RESEARCH PAPER
Factors affecting the development of airflow limitation among South Korean smokers
Youngmee Kim 1
,  
 
 
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1
Red Cross College of Nursing, Chung-Ang University, Seoul, Korea
2
Department of Pulmonary and Critical Care Medicine, International Healthcare Center, Asan Medical Center, University of Ulsan College of Medicine, Seoul, Korea
CORRESPONDING AUTHOR
Won-Kyung Cho   

Department of Pulmonary and Critical Care Medicine, International Healthcare Center, Asan Medical Center, University of Ulsan College of Medicine, 88 Olympic-ro 43-gil, Songpa-gu, Seoul 05505, Korea
Publish date: 2019-03-01
 
Tob. Induc. Dis. 2019;17(March):16
KEYWORDS
TOPICS
ABSTRACT
Introduction:
Considering that only some and not all smokers develop chronic obstructive pulmonary disease (COPD), there may be other factors responsible for the development of COPD among smokers. Previous researchers have reported that ethnicity could be one of factors associated with the development of COPD. This study aimed to examine the factors associated with the development of airflow limitation, suggestive of having COPD, among Korean smokers using data from the Korea National Health and Nutrition Examination Survey conducted over the past 3 years.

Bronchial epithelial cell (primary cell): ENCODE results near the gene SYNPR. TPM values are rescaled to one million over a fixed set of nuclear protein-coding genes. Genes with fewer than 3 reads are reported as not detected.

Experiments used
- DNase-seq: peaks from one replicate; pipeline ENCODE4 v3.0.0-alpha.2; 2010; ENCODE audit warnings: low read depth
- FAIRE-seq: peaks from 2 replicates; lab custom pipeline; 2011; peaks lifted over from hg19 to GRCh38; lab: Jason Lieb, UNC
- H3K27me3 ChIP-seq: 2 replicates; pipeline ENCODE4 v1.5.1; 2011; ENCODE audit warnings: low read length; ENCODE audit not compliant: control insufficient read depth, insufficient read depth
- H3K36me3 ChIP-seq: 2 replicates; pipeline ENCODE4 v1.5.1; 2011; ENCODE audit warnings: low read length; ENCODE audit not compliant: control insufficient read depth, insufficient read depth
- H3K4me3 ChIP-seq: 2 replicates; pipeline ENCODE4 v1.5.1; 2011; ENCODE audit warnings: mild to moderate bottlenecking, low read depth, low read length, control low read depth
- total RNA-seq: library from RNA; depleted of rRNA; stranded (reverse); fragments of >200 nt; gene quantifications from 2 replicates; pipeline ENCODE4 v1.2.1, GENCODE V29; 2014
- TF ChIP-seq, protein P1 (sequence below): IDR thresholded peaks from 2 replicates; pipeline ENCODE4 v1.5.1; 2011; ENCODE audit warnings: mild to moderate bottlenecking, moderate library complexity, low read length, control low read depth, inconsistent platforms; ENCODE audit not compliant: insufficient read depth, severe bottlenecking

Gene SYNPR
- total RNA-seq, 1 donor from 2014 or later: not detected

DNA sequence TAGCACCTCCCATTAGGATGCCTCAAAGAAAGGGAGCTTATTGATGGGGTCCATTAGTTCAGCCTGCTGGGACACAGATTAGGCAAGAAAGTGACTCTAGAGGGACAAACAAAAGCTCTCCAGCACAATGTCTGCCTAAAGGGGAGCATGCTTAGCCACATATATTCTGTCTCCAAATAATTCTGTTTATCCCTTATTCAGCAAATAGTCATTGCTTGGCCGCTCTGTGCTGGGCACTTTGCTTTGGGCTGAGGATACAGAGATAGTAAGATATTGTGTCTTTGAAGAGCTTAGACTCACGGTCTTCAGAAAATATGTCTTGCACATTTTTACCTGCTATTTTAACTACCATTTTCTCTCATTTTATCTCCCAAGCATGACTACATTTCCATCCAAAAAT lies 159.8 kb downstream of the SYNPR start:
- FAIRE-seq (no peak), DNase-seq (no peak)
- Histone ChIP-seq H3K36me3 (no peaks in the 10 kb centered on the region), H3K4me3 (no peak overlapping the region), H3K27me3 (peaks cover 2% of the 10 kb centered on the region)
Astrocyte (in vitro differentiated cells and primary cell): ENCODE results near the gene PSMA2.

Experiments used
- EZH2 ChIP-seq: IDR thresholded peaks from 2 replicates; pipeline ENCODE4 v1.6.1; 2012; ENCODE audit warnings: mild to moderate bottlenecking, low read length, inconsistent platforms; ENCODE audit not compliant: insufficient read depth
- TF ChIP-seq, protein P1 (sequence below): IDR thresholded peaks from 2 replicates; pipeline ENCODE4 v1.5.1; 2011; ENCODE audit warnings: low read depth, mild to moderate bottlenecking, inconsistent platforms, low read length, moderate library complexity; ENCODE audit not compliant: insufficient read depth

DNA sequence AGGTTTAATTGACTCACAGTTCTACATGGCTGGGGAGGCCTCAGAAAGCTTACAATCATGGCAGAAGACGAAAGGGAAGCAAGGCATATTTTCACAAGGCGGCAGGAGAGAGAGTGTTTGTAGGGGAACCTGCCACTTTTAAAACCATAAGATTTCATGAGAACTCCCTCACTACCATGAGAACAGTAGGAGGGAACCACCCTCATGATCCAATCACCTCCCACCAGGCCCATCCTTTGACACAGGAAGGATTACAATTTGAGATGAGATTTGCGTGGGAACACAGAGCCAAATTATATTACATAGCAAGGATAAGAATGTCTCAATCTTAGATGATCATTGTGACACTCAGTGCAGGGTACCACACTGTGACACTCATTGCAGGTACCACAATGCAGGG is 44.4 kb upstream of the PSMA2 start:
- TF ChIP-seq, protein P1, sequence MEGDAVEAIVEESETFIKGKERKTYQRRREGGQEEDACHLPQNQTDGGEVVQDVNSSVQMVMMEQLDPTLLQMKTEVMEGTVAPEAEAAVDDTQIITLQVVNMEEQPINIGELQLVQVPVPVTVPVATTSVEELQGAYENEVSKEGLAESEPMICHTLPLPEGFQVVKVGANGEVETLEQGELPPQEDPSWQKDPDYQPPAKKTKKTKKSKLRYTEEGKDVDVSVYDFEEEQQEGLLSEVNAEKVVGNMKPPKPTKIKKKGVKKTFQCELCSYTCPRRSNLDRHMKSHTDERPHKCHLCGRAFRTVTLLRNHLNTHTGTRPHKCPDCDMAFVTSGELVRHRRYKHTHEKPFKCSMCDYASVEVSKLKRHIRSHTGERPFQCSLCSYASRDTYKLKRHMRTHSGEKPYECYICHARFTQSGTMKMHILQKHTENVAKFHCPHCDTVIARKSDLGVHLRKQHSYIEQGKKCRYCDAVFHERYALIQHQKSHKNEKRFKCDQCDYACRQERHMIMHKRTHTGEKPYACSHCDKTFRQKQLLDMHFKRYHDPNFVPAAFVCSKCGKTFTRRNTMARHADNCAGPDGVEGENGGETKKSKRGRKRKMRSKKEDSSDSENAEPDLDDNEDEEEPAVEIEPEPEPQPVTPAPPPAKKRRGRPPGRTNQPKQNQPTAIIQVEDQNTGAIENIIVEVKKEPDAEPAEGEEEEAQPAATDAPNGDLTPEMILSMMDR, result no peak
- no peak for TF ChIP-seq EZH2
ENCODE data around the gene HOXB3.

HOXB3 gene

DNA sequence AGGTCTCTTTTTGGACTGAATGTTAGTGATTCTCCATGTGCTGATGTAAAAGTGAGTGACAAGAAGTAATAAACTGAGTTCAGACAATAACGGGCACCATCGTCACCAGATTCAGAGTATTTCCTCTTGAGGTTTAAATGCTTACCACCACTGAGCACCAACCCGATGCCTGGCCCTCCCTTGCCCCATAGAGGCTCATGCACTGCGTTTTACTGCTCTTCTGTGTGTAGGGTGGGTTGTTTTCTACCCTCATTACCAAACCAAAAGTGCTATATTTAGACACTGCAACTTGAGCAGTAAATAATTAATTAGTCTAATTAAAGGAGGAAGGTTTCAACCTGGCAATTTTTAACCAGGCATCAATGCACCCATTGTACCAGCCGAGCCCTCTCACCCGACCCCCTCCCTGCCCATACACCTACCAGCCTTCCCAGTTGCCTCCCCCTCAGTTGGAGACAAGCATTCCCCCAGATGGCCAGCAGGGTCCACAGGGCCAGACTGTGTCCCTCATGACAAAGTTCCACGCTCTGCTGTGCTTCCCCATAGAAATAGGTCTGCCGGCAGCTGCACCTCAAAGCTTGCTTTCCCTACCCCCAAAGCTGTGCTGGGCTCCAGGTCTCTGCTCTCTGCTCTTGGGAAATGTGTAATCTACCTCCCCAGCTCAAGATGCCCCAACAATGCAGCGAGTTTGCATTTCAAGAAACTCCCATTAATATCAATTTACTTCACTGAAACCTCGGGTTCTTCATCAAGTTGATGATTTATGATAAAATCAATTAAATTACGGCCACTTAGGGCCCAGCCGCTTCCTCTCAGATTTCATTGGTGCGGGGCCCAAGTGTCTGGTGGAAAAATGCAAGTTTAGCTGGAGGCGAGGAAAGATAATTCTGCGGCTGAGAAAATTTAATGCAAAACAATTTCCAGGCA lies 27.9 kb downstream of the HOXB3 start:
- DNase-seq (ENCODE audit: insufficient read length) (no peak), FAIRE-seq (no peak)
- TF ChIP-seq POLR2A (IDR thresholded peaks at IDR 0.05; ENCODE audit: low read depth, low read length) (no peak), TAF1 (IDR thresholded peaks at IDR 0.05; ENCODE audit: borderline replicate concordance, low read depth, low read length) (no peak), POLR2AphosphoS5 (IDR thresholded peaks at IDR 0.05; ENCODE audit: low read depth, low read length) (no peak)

Methods:
A total of 2569 current and former smokers ≥40 years of age were included. Most studies exploring risk factors for COPD have compared smokers and non-smokers with smoking as only one of the independent variables. In this study, we took a different approach, studying only smokers and comparing those with or without airflow limitation.

Results:
The prevalence of airflow limitation among the study participants was 19.2% and 22.1% in current and former smokers, respectively. There was no significant correlation between the severity of airflow limitation and total lifetime smoking amount. Among the many variables examined, only age, male gender and total lifetime smoking amount (pack-years) were significant factors associated with the development of cigarette smoke-induced airflow limitation.

Conclusions:
Older Korean men who are heavy smokers may be at a higher risk of developing COPD. Our findings support the importance of smoking cessation as the best way to prevent the development of COPD.

ACKNOWLEDGEMENTS
We are grateful to the Korea Centres for Disease Control and Prevention for allowing us to use the Korea National Health and Nutrition Examination Survey (KNHANES) data.
CONFLICTS OF INTEREST
Authors have completed and submitted the ICMJE Form for Disclosure of Potential Conflicts of Interest and none was reported.
FUNDING
There was no source of funding for this research.
PROVENANCE AND PEER REVIEW
Not commissioned; externally peer reviewed.
 
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